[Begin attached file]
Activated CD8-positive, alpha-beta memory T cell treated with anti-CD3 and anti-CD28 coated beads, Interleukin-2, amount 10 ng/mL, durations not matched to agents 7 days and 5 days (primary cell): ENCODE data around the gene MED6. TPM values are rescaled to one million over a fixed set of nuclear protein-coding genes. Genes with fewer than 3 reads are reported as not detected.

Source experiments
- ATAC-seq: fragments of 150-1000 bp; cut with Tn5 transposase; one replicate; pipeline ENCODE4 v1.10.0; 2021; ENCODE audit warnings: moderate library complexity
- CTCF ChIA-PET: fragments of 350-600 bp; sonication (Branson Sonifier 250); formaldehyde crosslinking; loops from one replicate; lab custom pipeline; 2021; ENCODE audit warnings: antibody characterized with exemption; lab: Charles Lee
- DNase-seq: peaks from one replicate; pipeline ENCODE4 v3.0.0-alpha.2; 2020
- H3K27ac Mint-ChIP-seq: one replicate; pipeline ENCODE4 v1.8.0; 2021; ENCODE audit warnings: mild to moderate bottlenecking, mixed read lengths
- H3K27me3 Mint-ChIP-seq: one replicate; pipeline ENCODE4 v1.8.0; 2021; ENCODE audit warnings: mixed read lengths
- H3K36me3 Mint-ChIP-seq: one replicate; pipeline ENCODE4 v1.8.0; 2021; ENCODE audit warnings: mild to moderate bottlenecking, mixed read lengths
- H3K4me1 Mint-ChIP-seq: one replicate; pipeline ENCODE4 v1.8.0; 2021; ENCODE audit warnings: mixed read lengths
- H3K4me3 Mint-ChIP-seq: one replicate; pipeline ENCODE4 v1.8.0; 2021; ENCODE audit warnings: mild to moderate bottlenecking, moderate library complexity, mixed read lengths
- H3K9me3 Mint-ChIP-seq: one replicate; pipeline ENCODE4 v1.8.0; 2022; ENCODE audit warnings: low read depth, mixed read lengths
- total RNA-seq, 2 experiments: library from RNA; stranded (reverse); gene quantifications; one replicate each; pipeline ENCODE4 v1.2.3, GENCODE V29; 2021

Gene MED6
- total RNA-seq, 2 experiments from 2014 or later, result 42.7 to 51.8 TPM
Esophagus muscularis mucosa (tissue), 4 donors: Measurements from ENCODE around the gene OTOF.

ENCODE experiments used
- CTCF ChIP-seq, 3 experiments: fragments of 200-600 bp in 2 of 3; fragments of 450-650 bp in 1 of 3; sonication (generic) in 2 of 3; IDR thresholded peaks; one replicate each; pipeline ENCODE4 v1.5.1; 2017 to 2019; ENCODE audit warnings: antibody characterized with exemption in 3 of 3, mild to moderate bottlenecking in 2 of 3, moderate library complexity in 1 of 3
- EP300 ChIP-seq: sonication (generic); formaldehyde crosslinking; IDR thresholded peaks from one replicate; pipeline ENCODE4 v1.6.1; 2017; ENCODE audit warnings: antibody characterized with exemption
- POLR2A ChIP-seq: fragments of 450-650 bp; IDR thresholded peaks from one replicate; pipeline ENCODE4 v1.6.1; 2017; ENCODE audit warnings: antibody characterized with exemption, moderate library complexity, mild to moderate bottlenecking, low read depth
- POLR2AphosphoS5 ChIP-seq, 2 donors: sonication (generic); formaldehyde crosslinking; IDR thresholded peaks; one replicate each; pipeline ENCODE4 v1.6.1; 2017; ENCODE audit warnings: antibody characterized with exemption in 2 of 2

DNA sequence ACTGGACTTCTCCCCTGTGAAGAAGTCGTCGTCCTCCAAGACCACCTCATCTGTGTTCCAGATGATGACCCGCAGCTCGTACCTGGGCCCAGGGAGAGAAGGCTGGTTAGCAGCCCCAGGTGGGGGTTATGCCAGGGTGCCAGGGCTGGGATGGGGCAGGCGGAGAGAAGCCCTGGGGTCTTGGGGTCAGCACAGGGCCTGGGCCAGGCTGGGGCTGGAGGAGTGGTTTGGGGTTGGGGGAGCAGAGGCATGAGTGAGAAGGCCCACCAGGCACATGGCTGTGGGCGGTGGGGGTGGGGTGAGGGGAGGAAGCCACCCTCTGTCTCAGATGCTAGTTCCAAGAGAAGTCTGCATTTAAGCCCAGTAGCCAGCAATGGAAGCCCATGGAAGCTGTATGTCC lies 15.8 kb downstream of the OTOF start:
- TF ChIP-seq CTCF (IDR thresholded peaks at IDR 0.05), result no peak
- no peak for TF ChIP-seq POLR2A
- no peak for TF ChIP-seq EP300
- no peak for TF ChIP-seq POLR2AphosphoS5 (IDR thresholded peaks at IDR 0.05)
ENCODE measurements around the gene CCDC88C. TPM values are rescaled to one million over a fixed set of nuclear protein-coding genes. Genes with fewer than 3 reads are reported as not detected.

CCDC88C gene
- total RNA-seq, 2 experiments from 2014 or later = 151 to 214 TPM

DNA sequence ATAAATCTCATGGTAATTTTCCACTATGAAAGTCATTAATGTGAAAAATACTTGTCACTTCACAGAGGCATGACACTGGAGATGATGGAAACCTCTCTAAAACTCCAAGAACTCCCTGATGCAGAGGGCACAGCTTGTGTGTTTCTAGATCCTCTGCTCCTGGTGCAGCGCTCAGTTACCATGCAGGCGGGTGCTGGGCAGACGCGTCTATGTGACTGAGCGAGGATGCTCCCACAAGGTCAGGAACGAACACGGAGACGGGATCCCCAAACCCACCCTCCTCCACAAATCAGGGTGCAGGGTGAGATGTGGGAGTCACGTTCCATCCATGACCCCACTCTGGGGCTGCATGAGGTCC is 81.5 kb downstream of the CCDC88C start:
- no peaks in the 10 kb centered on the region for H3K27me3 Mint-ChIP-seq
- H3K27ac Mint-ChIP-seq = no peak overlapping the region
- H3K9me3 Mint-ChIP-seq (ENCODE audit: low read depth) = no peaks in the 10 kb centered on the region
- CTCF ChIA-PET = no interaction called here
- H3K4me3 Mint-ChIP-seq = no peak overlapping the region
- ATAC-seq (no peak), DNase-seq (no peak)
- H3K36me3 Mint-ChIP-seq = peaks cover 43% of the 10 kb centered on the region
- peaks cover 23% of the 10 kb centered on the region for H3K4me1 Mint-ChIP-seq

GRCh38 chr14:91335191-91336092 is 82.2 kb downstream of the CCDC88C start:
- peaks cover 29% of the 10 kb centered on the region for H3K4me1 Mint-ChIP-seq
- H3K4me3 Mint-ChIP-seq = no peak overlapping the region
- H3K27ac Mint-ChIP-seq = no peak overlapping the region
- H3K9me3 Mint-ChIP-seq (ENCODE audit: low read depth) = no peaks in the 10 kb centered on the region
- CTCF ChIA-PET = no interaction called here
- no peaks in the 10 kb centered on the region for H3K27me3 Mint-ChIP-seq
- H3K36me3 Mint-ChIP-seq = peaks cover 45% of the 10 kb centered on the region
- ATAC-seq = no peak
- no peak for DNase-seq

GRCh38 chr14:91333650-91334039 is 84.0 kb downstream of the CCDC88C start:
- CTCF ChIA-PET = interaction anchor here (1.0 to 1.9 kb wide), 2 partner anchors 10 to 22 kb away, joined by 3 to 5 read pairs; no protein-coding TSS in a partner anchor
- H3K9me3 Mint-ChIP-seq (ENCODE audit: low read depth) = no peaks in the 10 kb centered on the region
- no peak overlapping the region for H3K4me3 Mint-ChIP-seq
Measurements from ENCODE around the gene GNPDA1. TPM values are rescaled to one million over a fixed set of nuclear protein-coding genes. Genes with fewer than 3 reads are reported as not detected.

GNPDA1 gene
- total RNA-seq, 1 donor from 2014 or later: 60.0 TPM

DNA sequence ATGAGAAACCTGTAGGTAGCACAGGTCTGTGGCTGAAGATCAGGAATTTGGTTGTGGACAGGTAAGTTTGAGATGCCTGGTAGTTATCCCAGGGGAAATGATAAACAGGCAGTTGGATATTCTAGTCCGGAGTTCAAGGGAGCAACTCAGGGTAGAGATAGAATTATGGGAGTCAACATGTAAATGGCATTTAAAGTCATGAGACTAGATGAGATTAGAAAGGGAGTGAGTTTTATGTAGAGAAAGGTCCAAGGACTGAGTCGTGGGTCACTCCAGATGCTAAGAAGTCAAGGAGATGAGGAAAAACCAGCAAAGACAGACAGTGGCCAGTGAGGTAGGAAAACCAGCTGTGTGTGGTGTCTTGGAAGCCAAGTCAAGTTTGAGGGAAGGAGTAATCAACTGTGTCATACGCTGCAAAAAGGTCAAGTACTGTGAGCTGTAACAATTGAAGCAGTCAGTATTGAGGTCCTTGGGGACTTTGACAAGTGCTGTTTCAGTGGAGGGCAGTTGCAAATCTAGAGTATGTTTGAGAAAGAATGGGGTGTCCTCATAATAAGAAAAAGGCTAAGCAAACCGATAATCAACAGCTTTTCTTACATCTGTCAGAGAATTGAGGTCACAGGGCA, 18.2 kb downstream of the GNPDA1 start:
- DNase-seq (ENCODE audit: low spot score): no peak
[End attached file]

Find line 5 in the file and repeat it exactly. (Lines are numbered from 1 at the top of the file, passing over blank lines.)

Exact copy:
- DNase-seq: peaks from one replicate; pipeline ENCODE4 v3.0.0-alpha.2; 2020